Tax Tips: Installment Sales and Deferred Sales Trusts

Taxes stink! No one likes paying them, especially sellers of highly appreciated Silicon Valley property. This is particularly true now that the combined federal and California tax rate on longterm capital gains can reach as high as 37.1 percent thanks to California’s Prop 30. This doesn’t even take into consideration any additional revenue the federal government may need to construct the Great Wall of Texas—just in case the Mexican government pushes back on the idea of them paying for it.

Sure, there are some easy answers to reduce homeowner taxes, such as excluding $500,000 in gain under the primary residence exemption (I.R.C. § 121) or every real estate agent’s favorite idea that may not work under many sellers’ circumstances: convert your home into rental property and then do an I.R.C. § 1031 transaction. Alternatively, some tax-adverse sellers may resort to listing with a bad real estate agent who does not do much to prep or market the home so as to keep the sales price low.

However, this article will look at two very powerful, albeit less humorous ideas that are probably underutilized: (1) the installment sale, and (2) the deferred sales trust.

Installment Sale

Under the installment sale rules, taxpayers are permitted to defer the recognition of tax in situations in which at least some of the money is received after the tax year of the sale. In other words, the United States and California impose tax on sellers as the money from the sale is received, not the year in which the sale is made.

A simple example of this is the sale of a house for $5 million structured so that the taxpayer receives $2 million in 2016 plus $300,000 each year for the next 10 years (plus interest, of course). The taxpayer would recognize a significant amount of gain in 2016, but the gain on the deferred amount would not be recognized until received. Not only will the taxpayer defer the tax on a significant amount of gain, but most taxpayers will also pay tax at a lower blended rate thanks to the graduated capital gains tax rates.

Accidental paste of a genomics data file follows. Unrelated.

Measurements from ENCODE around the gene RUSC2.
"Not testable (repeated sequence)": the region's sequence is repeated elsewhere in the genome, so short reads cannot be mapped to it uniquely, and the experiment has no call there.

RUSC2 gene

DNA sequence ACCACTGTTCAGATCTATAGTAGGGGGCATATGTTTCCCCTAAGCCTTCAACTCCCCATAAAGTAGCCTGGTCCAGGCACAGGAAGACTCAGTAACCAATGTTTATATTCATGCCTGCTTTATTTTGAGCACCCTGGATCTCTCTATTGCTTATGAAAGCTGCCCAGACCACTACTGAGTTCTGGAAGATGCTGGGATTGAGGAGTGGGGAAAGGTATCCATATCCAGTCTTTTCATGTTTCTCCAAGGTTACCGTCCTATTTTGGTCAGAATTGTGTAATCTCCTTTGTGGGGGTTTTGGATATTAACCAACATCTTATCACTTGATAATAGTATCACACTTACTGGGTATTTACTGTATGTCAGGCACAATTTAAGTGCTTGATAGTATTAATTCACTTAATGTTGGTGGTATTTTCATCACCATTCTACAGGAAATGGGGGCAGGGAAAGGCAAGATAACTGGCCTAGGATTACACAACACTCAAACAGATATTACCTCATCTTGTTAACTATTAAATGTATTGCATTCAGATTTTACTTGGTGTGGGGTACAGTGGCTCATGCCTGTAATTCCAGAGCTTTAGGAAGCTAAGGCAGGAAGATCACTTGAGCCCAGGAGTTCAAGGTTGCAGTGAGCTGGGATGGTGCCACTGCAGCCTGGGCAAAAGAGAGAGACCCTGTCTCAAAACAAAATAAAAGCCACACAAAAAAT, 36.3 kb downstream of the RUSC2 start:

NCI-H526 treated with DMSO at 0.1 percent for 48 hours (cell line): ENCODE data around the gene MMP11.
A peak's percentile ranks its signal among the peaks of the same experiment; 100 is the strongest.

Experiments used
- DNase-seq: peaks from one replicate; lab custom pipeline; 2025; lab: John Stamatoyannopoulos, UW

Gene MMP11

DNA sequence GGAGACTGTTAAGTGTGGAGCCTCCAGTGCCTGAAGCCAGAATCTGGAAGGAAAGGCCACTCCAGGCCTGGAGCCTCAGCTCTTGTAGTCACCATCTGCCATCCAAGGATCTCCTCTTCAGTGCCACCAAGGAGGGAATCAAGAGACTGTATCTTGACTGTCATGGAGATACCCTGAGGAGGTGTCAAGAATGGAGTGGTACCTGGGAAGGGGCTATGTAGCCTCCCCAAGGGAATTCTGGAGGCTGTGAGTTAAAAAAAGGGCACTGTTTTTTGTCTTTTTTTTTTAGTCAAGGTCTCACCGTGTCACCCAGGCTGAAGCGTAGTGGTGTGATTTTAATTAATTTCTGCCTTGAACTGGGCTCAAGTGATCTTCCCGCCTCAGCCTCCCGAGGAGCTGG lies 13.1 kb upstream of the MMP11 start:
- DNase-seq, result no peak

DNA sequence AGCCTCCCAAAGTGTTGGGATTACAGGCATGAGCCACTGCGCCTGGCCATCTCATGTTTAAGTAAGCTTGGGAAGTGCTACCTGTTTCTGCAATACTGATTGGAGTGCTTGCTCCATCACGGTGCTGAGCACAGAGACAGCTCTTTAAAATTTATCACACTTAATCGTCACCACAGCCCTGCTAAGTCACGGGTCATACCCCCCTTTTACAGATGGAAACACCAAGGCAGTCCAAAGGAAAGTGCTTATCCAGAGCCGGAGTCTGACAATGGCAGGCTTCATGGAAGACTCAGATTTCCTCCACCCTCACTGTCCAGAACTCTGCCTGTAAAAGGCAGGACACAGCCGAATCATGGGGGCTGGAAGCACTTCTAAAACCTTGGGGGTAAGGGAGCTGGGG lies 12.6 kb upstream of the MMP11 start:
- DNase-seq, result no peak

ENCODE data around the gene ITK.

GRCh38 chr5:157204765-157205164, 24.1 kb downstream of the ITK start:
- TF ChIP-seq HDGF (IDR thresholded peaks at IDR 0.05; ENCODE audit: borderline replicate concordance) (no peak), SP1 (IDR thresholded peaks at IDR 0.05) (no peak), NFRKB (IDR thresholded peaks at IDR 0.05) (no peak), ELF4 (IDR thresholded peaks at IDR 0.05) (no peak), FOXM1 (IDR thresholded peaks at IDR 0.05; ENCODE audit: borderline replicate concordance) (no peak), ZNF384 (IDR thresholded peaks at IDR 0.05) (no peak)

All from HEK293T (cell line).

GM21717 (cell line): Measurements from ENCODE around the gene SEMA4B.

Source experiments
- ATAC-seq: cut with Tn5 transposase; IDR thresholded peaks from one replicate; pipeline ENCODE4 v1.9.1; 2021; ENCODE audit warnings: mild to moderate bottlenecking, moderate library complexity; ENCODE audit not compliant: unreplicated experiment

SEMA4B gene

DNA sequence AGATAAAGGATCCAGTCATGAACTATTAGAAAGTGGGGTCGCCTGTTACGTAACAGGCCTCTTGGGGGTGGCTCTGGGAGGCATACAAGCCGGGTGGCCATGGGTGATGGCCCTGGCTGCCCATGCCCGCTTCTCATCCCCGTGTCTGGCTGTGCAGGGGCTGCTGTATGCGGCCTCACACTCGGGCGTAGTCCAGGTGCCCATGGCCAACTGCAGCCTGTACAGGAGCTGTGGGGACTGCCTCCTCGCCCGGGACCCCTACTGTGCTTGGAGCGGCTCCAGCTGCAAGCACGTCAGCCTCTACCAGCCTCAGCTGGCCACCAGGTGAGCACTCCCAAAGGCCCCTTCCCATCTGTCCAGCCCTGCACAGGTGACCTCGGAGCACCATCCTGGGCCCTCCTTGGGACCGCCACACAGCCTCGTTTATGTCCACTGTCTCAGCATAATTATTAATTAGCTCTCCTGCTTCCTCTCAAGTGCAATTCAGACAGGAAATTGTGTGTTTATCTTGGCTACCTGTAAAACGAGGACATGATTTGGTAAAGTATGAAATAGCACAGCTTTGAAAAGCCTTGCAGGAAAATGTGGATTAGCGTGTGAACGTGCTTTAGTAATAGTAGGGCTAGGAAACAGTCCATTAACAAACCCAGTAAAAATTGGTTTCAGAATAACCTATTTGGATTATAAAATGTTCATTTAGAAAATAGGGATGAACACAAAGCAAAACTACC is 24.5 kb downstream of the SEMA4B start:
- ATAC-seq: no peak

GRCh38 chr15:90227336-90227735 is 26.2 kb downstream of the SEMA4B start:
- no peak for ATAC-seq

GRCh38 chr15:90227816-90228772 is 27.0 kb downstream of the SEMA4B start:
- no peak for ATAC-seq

This technique can be particularly useful in Silicon Valley because there are a large number of buyers from foreign countries, such as China, Vietnam, and Iran, who are quite wealthy in their countries but are facing delays as a result of the currency migration rules. As a result, these buyers may be willing to pay more for their new homes, plus interest as high as 6 percent, if the seller is willing to hold a note for a portion of the sales price.

If organized properly, this can be a very safe structure. However, it requires careful analysis of several key factors before embarking down this road. Naturally, DeLeon Realty will prepare the necessary legal documentation, including the note and deed of trust, and perform all other related legal work, free of charge for our clients.

Deferred Sales Trust

While the installment sale treatment may be fantastic under the right circumstances, it may not work with every buyer. Ultimately, the installment sale structure requires a buyer who wants to structure the deal in this way and who is a good credit risk with a very substantial down payment (e.g., 40 percent). Attempting to do an installment sale in the wrong circumstances can be disastrous and should only be attempted if you are working with a real estate agent who can address all of the tax and legal issues that could arise.

The good news is there is an alternative that may be of more broad application: the deferred sales trust. Although there are a few different versions of this structure, they are fairly consistent in approach. First, the homeowners transfer the property into an irrevocable trust which is managed by an independent trustee. This independent structure is important because the seller must avoid constructive receipt of the sales proceeds.

The arrangement is structured so that property is sold and then the proceeds are invested by a money manager. Naturally, like most investments, there is a wide variety of financial investments, which range from very safe to very aggressive. The proceeds are then dispersed to the seller over a structured period of time.

The beauty of this structure is that the sellers invest the entire pre-tax deferred amount and, therefore, enjoy a higher return. Additionally, they can take advantage of the graduated capital tax gains rates by spreading the gain over a number of years.

There is no “right” answer for every tax question. Before deciding to sell your home, you should meet with a knowledgeable tax professional, such as a CPA or an attorney with an LL.M. in taxation, to discuss the options that may be right for you.